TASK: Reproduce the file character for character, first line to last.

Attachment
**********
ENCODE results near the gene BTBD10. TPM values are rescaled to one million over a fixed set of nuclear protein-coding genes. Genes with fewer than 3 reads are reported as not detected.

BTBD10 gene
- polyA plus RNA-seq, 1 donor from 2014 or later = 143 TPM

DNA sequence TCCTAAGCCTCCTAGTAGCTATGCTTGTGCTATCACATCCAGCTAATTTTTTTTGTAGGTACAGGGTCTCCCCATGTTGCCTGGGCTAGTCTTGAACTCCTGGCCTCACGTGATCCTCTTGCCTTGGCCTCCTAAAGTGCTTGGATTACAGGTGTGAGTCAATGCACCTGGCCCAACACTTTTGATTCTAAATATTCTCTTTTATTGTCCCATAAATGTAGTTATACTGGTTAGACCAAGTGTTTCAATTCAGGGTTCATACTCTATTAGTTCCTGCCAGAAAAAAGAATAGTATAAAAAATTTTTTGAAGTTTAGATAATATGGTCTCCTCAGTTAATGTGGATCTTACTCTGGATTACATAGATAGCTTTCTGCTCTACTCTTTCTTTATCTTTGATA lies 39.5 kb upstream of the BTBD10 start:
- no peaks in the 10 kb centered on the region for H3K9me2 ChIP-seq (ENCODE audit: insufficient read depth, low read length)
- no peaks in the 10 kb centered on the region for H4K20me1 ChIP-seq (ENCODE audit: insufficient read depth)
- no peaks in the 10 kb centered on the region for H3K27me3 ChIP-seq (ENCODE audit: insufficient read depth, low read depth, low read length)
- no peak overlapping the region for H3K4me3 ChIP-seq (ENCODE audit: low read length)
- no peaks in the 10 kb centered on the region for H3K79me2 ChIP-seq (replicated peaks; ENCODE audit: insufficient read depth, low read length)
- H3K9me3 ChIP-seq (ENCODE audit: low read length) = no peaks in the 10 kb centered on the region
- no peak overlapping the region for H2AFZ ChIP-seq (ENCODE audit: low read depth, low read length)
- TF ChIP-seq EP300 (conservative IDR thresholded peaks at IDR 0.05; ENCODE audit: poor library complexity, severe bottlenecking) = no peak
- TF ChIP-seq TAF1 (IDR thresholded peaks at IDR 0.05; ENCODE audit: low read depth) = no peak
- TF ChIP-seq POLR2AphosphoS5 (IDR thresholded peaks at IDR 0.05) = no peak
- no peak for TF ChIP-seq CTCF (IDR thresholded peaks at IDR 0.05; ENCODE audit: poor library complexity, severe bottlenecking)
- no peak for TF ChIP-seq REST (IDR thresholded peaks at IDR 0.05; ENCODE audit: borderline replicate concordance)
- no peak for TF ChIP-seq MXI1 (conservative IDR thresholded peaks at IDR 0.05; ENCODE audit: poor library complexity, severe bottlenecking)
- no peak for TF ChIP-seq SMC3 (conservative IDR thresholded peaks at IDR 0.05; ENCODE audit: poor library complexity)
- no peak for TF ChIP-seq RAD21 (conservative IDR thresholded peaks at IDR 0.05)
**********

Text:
ENCODE results near the gene BTBD10. TPM values are rescaled to one million over a fixed set of nuclear protein-coding genes. Genes with fewer than 3 reads are reported as not detected.

BTBD10 gene
- polyA plus RNA-seq, 1 donor from 2014 or later = 143 TPM

DNA sequence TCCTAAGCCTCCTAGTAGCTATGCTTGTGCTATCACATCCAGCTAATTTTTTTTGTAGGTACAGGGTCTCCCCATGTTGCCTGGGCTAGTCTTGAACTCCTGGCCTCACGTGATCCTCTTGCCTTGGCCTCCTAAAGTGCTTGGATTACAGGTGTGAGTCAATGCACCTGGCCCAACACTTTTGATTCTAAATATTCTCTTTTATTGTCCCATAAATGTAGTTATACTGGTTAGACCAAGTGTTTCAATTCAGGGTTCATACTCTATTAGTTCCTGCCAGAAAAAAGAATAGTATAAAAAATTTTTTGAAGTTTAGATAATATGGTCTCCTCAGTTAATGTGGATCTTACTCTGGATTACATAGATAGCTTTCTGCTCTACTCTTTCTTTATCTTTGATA lies 39.5 kb upstream of the BTBD10 start:
- no peaks in the 10 kb centered on the region for H3K9me2 ChIP-seq (ENCODE audit: insufficient read depth, low read length)
- no peaks in the 10 kb centered on the region for H4K20me1 ChIP-seq (ENCODE audit: insufficient read depth)
- no peaks in the 10 kb centered on the region for H3K27me3 ChIP-seq (ENCODE audit: insufficient read depth, low read depth, low read length)
- no peak overlapping the region for H3K4me3 ChIP-seq (ENCODE audit: low read length)
- no peaks in the 10 kb centered on the region for H3K79me2 ChIP-seq (replicated peaks; ENCODE audit: insufficient read depth, low read length)
- H3K9me3 ChIP-seq (ENCODE audit: low read length) = no peaks in the 10 kb centered on the region
- no peak overlapping the region for H2AFZ ChIP-seq (ENCODE audit: low read depth, low read length)
- TF ChIP-seq EP300 (conservative IDR thresholded peaks at IDR 0.05; ENCODE audit: poor library complexity, severe bottlenecking) = no peak
- TF ChIP-seq TAF1 (IDR thresholded peaks at IDR 0.05; ENCODE audit: low read depth) = no peak
- TF ChIP-seq POLR2AphosphoS5 (IDR thresholded peaks at IDR 0.05) = no peak
- no peak for TF ChIP-seq CTCF (IDR thresholded peaks at IDR 0.05; ENCODE audit: poor library complexity, severe bottlenecking)
- no peak for TF ChIP-seq REST (IDR thresholded peaks at IDR 0.05; ENCODE audit: borderline replicate concordance)
- no peak for TF ChIP-seq MXI1 (conservative IDR thresholded peaks at IDR 0.05; ENCODE audit: poor library complexity, severe bottlenecking)
- no peak for TF ChIP-seq SMC3 (conservative IDR thresholded peaks at IDR 0.05; ENCODE audit: poor library complexity)
- no peak for TF ChIP-seq RAD21 (conservative IDR thresholded peaks at IDR 0.05)